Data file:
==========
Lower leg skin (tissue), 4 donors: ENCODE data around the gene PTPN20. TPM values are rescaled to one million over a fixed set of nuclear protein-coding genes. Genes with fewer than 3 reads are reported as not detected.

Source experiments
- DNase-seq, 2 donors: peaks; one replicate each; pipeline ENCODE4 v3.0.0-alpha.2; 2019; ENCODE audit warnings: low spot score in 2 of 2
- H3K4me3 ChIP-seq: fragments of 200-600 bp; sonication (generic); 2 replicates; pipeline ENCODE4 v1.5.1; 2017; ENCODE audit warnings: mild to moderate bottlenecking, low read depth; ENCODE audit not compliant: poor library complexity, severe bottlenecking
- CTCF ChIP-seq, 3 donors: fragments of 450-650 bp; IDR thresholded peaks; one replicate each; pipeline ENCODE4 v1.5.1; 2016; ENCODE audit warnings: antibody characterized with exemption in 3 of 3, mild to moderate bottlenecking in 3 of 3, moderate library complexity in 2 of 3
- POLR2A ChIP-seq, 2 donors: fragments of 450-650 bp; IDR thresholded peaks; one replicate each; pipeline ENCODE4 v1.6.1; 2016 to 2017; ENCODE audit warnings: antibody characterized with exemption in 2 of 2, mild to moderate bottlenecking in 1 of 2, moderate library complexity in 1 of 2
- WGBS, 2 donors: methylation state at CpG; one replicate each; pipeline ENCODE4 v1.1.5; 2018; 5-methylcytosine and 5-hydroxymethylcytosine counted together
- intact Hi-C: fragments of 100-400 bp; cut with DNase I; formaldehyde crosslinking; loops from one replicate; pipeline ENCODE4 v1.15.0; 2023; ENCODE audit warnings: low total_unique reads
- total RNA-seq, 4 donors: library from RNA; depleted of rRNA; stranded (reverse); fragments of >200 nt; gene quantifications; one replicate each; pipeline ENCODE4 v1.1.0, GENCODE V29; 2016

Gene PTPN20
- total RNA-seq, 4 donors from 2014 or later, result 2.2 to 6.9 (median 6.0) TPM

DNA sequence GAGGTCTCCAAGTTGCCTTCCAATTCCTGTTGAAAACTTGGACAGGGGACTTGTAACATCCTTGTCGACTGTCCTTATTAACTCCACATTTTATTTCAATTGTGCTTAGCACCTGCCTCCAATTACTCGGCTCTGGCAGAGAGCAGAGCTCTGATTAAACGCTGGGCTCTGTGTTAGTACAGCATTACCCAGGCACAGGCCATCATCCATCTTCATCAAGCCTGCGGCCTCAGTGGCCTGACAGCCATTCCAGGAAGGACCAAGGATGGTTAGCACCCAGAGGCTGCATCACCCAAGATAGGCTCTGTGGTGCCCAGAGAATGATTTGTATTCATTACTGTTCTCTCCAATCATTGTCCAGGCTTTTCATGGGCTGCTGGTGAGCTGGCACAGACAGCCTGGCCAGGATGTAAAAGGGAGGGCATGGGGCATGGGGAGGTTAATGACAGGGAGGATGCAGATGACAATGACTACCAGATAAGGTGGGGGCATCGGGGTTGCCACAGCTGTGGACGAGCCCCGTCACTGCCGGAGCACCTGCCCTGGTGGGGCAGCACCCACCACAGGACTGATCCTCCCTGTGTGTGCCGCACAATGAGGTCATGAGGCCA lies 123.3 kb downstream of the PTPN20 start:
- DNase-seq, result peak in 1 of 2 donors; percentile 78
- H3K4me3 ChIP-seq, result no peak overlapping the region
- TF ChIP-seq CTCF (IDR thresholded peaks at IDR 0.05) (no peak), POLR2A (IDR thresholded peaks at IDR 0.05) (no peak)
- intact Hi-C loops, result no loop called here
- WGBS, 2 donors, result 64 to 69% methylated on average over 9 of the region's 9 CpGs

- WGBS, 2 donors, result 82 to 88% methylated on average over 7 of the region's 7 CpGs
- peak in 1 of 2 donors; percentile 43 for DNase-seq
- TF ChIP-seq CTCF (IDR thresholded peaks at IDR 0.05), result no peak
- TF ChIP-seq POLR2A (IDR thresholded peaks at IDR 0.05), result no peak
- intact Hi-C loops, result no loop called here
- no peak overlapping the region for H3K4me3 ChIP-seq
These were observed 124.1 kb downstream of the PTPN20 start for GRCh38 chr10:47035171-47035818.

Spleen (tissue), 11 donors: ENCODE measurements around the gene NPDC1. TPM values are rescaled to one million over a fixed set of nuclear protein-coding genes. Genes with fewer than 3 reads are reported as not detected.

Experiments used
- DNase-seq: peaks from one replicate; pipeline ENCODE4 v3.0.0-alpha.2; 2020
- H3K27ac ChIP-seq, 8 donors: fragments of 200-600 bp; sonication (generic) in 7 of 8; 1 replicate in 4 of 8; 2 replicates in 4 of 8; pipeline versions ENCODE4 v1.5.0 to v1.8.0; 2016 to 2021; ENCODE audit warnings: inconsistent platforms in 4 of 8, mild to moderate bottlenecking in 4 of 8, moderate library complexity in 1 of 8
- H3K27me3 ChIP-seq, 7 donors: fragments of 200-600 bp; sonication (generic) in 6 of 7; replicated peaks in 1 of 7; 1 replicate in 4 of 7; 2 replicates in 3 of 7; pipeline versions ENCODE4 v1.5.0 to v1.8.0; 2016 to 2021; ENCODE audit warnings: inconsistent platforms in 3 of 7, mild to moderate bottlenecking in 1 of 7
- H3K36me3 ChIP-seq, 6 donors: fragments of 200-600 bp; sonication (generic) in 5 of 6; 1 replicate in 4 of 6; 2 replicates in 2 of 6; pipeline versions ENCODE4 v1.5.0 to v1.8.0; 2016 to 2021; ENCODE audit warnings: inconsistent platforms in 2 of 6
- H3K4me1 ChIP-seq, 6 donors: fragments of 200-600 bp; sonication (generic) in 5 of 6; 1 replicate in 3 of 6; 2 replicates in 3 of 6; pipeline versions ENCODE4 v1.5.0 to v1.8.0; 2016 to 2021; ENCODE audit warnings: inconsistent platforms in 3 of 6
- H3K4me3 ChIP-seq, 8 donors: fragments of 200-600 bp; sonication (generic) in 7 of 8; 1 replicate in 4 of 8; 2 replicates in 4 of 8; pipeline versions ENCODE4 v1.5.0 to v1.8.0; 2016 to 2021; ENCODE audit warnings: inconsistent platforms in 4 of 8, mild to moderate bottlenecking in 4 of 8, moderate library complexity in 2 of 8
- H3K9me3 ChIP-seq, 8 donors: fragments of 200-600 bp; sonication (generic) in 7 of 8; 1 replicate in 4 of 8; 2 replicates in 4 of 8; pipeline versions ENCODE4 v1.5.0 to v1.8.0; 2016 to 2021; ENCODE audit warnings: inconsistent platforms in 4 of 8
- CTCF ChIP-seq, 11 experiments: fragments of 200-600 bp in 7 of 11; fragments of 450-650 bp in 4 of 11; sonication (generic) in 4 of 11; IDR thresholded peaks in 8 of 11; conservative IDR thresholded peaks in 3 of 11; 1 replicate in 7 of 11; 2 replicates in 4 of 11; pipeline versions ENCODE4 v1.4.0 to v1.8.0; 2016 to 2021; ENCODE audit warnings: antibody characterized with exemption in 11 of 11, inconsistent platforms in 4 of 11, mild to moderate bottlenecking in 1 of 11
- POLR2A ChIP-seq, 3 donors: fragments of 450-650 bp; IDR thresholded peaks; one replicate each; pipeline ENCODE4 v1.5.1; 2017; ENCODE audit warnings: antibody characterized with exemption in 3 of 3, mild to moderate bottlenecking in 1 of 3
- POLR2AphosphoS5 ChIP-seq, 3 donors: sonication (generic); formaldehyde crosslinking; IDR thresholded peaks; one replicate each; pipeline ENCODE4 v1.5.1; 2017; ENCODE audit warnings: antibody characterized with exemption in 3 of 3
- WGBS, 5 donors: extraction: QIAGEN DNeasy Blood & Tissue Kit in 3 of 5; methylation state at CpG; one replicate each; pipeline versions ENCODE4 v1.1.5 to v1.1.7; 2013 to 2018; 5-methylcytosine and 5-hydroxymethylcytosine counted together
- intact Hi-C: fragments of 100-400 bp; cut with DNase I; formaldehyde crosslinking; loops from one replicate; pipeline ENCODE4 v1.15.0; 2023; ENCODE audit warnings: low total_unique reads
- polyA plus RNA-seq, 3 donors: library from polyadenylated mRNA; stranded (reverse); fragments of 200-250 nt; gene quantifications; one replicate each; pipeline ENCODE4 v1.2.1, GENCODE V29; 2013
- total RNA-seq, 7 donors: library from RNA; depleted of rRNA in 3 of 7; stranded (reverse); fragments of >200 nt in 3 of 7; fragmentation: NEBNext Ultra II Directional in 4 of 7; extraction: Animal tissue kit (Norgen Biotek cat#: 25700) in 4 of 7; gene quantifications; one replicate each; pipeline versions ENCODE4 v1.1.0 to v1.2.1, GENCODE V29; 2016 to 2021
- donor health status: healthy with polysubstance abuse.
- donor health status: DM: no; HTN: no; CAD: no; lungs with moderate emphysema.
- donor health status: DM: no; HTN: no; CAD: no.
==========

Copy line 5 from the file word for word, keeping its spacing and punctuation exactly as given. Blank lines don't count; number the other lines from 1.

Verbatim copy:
- CTCF ChIP-seq, 3 donors: fragments of 450-650 bp; IDR thresholded peaks; one replicate each; pipeline ENCODE4 v1.5.1; 2016; ENCODE audit warnings: antibody characterized with exemption in 3 of 3, mild to moderate bottlenecking in 3 of 3, moderate library complexity in 2 of 3